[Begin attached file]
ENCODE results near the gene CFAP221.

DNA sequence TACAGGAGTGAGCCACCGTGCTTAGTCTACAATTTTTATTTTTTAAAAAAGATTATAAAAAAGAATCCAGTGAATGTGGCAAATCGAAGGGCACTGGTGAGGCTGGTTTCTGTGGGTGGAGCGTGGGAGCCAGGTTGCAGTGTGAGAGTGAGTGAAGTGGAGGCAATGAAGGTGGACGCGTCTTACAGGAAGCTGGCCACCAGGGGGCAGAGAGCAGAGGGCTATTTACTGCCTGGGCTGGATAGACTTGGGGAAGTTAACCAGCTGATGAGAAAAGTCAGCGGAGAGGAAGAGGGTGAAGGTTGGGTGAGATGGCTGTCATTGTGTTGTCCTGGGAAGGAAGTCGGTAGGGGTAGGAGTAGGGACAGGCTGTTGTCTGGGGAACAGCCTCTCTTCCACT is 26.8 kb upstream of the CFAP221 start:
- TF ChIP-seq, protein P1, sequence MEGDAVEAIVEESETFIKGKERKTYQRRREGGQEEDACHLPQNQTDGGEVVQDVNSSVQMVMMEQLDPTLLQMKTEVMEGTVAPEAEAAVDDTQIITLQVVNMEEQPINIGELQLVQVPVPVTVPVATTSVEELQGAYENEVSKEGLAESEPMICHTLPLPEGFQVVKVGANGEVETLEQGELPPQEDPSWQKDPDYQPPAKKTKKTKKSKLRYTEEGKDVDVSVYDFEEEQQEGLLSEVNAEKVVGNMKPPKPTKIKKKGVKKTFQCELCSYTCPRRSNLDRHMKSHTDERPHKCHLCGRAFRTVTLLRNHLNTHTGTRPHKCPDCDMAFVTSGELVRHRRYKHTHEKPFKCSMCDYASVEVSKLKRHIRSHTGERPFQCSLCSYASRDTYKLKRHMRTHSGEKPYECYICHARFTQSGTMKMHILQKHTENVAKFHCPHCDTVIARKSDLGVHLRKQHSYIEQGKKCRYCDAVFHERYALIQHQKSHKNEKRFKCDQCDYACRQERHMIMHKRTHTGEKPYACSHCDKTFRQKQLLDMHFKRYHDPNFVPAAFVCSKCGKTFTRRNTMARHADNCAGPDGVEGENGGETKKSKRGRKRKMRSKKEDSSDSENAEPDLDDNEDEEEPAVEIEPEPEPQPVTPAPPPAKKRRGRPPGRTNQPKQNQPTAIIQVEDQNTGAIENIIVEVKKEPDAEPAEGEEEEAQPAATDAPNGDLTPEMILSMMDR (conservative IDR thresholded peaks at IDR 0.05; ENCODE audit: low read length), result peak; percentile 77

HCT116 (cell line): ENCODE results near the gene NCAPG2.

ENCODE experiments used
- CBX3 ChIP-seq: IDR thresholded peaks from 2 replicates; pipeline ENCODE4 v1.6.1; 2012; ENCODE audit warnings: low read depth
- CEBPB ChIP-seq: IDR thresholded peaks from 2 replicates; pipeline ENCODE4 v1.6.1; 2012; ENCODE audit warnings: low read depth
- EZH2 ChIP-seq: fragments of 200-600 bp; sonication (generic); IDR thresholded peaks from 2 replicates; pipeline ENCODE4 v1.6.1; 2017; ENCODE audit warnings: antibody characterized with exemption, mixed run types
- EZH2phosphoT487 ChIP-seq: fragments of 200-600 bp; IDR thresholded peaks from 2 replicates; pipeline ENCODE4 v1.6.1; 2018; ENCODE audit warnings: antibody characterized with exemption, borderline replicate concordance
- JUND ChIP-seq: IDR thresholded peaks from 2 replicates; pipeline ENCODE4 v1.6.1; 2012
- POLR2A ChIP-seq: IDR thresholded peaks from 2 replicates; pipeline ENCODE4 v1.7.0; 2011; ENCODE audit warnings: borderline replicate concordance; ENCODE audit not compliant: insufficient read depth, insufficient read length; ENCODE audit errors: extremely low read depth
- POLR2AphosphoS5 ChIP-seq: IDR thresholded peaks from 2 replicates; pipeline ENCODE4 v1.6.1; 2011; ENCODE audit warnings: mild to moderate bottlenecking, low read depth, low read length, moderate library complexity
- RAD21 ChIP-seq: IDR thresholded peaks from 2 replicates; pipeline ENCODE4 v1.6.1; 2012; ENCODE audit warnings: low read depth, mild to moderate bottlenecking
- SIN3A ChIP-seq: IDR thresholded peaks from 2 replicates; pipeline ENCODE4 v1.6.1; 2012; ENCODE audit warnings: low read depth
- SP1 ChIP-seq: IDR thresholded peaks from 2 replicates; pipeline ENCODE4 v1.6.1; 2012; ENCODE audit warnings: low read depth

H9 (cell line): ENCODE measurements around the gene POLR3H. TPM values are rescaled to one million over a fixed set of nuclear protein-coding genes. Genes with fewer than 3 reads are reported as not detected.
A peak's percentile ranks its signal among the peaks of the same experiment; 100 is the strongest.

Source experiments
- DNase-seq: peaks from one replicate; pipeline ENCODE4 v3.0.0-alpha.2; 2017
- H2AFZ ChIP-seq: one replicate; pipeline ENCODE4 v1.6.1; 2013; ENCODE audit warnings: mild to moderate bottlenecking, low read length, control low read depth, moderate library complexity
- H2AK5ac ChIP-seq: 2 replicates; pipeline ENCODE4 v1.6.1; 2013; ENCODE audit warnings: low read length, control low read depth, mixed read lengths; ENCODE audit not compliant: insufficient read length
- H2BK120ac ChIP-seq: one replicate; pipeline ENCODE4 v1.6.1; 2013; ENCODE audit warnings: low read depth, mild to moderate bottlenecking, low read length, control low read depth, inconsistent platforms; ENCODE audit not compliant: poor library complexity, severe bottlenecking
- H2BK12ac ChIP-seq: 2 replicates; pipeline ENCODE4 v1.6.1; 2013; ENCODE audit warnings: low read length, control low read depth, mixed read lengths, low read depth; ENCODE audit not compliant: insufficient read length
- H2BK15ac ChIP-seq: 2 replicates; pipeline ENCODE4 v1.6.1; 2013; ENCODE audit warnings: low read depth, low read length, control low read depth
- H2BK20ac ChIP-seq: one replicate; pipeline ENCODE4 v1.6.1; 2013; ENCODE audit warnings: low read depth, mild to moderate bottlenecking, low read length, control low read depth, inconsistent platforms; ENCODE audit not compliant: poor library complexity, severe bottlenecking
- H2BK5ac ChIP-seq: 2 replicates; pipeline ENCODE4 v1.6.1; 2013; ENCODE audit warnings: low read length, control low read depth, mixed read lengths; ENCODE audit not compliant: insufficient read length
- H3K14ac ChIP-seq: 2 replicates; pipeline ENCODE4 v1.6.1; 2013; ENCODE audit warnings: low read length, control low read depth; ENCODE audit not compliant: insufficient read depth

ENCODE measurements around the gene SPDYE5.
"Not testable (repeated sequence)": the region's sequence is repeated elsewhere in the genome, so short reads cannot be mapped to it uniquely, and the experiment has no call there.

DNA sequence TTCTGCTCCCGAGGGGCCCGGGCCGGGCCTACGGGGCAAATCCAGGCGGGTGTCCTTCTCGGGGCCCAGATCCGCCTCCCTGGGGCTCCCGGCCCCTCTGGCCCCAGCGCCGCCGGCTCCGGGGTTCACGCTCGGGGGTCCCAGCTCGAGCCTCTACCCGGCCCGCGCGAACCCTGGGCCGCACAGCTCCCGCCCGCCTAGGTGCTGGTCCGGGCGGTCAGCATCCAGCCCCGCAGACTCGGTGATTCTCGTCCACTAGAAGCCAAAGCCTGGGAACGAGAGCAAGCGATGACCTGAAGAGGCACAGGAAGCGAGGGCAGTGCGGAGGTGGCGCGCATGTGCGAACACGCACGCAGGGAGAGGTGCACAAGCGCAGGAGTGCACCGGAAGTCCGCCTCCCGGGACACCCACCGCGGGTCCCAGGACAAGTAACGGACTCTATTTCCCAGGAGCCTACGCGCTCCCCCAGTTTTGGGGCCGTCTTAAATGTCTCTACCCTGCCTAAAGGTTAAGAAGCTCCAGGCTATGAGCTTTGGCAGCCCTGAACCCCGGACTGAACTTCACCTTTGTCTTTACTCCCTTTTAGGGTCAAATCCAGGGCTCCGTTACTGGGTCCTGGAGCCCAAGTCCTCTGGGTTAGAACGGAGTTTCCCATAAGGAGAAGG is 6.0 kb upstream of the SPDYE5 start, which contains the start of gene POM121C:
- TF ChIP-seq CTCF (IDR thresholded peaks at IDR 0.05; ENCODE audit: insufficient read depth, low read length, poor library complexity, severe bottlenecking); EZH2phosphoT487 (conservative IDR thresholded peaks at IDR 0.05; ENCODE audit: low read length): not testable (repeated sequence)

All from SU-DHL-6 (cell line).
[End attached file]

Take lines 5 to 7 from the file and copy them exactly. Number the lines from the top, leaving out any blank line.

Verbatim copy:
ENCODE experiments used
- CBX3 ChIP-seq: IDR thresholded peaks from 2 replicates; pipeline ENCODE4 v1.6.1; 2012; ENCODE audit warnings: low read depth
- CEBPB ChIP-seq: IDR thresholded peaks from 2 replicates; pipeline ENCODE4 v1.6.1; 2012; ENCODE audit warnings: low read depth